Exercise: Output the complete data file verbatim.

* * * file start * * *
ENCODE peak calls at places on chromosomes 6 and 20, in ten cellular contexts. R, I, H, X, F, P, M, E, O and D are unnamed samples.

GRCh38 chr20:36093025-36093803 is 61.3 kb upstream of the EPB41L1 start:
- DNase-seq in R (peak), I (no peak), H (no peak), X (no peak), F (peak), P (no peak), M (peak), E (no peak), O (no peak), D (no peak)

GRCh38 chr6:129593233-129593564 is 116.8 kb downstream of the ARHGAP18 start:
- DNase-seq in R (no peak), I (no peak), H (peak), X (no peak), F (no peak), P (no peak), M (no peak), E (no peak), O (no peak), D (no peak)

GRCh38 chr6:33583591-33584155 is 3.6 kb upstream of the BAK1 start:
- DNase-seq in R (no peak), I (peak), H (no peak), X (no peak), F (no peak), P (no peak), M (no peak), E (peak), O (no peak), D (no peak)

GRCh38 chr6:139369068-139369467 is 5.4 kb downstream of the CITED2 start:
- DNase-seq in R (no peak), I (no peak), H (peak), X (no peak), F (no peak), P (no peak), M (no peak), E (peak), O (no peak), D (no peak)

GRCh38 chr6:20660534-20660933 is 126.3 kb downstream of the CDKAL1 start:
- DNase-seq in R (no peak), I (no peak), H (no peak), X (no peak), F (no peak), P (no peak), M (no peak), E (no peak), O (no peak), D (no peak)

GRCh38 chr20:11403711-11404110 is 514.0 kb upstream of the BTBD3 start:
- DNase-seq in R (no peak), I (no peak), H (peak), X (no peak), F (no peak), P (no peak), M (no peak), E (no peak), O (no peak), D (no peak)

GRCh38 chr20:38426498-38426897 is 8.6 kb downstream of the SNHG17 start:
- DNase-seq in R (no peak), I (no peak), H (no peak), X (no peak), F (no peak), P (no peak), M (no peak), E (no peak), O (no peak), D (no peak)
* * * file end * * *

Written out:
ENCODE peak calls at places on chromosomes 6 and 20, in ten cellular contexts. R, I, H, X, F, P, M, E, O and D are unnamed samples.

GRCh38 chr20:36093025-36093803 is 61.3 kb upstream of the EPB41L1 start:
- DNase-seq in R (peak), I (no peak), H (no peak), X (no peak), F (peak), P (no peak), M (peak), E (no peak), O (no peak), D (no peak)

GRCh38 chr6:129593233-129593564 is 116.8 kb downstream of the ARHGAP18 start:
- DNase-seq in R (no peak), I (no peak), H (peak), X (no peak), F (no peak), P (no peak), M (no peak), E (no peak), O (no peak), D (no peak)

GRCh38 chr6:33583591-33584155 is 3.6 kb upstream of the BAK1 start:
- DNase-seq in R (no peak), I (peak), H (no peak), X (no peak), F (no peak), P (no peak), M (no peak), E (peak), O (no peak), D (no peak)

GRCh38 chr6:139369068-139369467 is 5.4 kb downstream of the CITED2 start:
- DNase-seq in R (no peak), I (no peak), H (peak), X (no peak), F (no peak), P (no peak), M (no peak), E (peak), O (no peak), D (no peak)

GRCh38 chr6:20660534-20660933 is 126.3 kb downstream of the CDKAL1 start:
- DNase-seq in R (no peak), I (no peak), H (no peak), X (no peak), F (no peak), P (no peak), M (no peak), E (no peak), O (no peak), D (no peak)

GRCh38 chr20:11403711-11404110 is 514.0 kb upstream of the BTBD3 start:
- DNase-seq in R (no peak), I (no peak), H (peak), X (no peak), F (no peak), P (no peak), M (no peak), E (no peak), O (no peak), D (no peak)

GRCh38 chr20:38426498-38426897 is 8.6 kb downstream of the SNHG17 start:
- DNase-seq in R (no peak), I (no peak), H (no peak), X (no peak), F (no peak), P (no peak), M (no peak), E (no peak), O (no peak), D (no peak)